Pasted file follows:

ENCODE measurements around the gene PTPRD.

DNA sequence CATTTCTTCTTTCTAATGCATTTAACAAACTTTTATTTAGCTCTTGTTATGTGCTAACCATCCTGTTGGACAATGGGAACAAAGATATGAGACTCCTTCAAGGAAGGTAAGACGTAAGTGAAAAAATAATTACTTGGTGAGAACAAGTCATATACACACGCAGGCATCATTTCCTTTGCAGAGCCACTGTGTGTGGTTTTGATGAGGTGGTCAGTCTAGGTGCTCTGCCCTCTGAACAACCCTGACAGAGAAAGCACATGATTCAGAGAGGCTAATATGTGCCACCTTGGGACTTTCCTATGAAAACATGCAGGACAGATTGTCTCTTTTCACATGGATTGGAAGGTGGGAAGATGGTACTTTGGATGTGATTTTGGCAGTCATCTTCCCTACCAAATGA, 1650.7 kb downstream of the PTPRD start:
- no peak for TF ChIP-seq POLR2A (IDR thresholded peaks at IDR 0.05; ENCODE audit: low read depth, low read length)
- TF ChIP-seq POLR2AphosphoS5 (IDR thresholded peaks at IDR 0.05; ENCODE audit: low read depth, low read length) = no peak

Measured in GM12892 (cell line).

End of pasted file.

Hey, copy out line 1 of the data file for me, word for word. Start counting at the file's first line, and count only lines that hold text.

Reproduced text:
ENCODE measurements around the gene PTPRD.